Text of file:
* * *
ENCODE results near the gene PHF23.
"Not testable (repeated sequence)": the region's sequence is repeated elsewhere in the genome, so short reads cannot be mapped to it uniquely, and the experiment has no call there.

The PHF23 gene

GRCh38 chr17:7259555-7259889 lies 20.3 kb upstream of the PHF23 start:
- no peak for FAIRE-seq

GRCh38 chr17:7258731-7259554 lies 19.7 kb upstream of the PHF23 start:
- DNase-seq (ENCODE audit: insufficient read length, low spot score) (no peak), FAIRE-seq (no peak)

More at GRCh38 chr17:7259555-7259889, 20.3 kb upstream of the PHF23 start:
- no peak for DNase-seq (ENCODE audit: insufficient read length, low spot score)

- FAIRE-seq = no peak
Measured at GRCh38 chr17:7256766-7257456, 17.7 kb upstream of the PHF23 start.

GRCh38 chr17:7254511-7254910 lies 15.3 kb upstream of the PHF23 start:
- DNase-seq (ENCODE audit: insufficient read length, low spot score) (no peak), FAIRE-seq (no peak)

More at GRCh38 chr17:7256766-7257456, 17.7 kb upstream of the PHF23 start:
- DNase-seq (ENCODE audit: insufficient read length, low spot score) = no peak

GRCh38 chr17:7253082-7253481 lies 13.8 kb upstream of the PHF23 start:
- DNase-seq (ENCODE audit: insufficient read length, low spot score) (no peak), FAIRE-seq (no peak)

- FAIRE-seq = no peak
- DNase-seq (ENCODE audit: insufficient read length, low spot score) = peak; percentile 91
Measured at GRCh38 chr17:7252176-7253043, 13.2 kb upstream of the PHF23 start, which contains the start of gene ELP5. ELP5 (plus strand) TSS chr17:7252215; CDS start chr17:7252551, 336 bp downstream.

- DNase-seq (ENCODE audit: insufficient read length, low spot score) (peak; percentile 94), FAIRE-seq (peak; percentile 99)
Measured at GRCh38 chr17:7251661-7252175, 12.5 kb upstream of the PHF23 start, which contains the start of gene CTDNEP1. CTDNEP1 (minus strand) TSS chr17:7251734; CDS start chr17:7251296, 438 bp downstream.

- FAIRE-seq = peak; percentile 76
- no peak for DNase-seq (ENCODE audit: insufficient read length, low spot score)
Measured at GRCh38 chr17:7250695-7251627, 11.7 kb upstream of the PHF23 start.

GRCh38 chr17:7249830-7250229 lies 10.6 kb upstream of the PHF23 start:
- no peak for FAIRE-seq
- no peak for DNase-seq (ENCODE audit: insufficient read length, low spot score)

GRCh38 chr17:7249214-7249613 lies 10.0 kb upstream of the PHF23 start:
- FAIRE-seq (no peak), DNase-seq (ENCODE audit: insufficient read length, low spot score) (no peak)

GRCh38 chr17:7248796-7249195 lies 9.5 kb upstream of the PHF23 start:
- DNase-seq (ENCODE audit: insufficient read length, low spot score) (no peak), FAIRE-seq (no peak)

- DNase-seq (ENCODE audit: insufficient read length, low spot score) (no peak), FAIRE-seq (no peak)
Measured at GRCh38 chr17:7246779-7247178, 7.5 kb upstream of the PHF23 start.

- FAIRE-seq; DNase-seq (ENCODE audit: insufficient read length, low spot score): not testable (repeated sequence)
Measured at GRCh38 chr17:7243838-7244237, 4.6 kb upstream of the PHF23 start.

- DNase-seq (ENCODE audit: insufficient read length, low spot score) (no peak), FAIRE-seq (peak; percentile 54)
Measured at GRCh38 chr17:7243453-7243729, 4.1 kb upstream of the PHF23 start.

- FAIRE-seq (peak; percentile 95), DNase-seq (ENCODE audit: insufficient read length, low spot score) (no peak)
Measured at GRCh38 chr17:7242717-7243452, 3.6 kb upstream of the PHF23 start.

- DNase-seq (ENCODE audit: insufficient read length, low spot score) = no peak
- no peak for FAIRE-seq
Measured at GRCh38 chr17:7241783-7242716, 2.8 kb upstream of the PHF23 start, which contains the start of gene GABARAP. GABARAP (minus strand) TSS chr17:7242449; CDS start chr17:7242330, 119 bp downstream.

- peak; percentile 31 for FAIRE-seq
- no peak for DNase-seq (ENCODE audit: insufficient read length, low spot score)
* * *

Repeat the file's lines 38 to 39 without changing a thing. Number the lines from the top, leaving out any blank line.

Measured at GRCh38 chr17:7243453-7243729, 4.1 kb upstream of the PHF23 start.

- FAIRE-seq (peak; percentile 95), DNase-seq (ENCODE audit: insufficient read length, low spot score) (no peak)